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There is a reason ‘small cap’ specialists are engaged to invest in small cap stocks - there are some key areas of focus for small stock investing that are often taken for granted in large cap investing.
IR Department senior consultant John Burgess has almost 20 years’ experience as an analyst across a range of sectors and companies. John explores three key focus areas of analysis that differ between small and large cap stocks. If you're a small company, it pays to bear these in mind when undertaking investor relations.
Management is a far greater area of focus for analysts when assessing small companies due to resourcing, the phase of a company’s development and resulting ‘key man risk’.
Larger companies tend to have great breadth and depth of management, a dedicated HR department, the financial resources to recruit key people and clear succession planning. Management in larger companies often have the luxury of powerful market shares, an established brand name & customer base and the financial resources to execute their strategies.
In smaller companies, by comparison, management could comprise just one or two people. So, exactly who those people are and what they bring to the table becomes of great importance to the company’s outlook.
Analysts will look at the reputation, skill set and experience of management in small companies, along with the support available to them. Analysts are looking to ensure management have the skills and experience appropriate not only to their role, but the company’s phase of development.
The stage of a company’s development is particularly important to consider because business models are ever evolving as a company grows, as competitor responses change and products evolve. Different stages of a company’s evolution can require vastly different skills. Using a mining company as an example, the skill sets required for exploration differs markedly from the financing & construction phase, which differs markedly from the production phase. Very few individuals will have skill sets that cover all stages of evolution.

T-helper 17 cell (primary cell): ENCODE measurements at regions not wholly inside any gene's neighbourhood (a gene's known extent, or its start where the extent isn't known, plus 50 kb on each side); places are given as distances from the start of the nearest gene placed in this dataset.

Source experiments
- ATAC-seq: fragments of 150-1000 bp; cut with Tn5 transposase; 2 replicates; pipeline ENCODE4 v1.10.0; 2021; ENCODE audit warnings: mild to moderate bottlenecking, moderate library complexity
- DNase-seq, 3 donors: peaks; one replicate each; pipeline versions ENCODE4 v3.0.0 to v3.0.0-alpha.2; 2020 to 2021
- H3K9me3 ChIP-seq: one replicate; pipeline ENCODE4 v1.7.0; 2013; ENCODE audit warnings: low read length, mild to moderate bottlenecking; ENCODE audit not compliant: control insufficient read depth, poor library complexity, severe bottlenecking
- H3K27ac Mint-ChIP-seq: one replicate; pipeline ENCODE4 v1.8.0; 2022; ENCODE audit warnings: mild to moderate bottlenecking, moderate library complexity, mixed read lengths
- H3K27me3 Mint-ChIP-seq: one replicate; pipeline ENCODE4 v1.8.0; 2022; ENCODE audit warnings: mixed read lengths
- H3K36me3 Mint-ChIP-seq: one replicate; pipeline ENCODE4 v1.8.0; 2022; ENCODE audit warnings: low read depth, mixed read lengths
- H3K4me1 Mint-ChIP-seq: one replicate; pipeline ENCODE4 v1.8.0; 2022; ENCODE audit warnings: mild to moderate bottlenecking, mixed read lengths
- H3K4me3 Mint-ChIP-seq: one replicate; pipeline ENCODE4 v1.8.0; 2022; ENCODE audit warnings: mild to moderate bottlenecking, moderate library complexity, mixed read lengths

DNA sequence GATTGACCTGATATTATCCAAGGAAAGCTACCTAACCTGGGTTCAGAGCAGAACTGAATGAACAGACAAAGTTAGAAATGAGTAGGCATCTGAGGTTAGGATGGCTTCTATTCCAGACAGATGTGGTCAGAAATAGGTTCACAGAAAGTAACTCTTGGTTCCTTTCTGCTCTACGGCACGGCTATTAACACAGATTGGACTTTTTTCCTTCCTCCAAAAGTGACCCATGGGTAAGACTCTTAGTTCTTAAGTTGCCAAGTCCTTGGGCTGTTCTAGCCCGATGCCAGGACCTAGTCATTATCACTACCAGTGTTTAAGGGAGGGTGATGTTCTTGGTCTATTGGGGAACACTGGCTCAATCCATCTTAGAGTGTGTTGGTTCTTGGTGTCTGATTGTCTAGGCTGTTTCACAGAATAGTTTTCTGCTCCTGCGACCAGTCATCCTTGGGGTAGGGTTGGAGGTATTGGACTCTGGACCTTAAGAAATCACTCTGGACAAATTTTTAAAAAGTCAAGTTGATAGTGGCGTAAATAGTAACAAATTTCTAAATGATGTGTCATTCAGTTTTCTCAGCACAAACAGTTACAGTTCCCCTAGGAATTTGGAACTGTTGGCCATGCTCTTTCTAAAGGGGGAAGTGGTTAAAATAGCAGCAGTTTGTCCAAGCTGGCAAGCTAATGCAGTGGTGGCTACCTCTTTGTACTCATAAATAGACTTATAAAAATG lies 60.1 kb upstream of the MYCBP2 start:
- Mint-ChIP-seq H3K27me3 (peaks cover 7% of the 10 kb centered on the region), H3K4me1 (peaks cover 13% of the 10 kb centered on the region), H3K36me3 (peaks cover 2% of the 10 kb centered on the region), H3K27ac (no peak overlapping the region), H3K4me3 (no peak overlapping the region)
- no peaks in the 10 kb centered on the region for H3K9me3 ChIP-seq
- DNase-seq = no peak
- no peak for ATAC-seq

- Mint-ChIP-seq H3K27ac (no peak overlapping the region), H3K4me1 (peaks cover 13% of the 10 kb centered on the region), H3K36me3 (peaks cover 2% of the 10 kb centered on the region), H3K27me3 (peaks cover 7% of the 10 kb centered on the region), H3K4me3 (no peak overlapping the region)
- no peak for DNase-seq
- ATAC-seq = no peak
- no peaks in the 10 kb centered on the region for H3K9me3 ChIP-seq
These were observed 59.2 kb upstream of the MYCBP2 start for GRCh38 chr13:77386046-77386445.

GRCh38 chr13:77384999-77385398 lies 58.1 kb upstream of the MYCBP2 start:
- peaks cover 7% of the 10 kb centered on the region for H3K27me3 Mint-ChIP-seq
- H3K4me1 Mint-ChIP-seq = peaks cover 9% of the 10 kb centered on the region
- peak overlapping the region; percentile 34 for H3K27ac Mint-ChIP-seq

Smaller companies tend to have more entrepreneurial management, and with less management breadth and depth, they are much more reliant on their Board for guidance. So analysts also place greater weight on the skill set and experience of a small company’s Board than they would of a larger company.
The skill sets required to manage small and large companies are often vastly different. Despite this, there is a clear preference in Australia to appoint people with ‘large company’ backgrounds into small companies, and this should be a key consideration for ‘cultural fit’ within an organisation (albeit hard to measure).
The transition and involvement of ‘founders’ is often a key consideration for small companies, particularly if the founder/CEO moves to the Chairman position, which is always a contentious situation for analysts and investors. This is because it is very rare that a founder can completely step away from the business and not interfere while new management put their ‘stamp’ on the company. Large companies tend not to have such dominant individual shareholders and therefore influence.
While you’re unlikely to see an analyst make any of this thinking open and public, it is likely to emerge in some way, shape or form in their judgements.
Bear in mind also that an analyst has only limited exposure and interaction with a company’s management, so making a judgement is challenging and ultimately comes down to comparing words against results.
Key questions an analyst will ask when looking at a small company’s management include:
• What is the breadth and depth of management?
• What is the skill set and experience of management, and is it appropriate for the company’s stage of growth?
• What support is available to management? E.g. is the Board an appropriate source of support?
• Do words match actions and outcomes?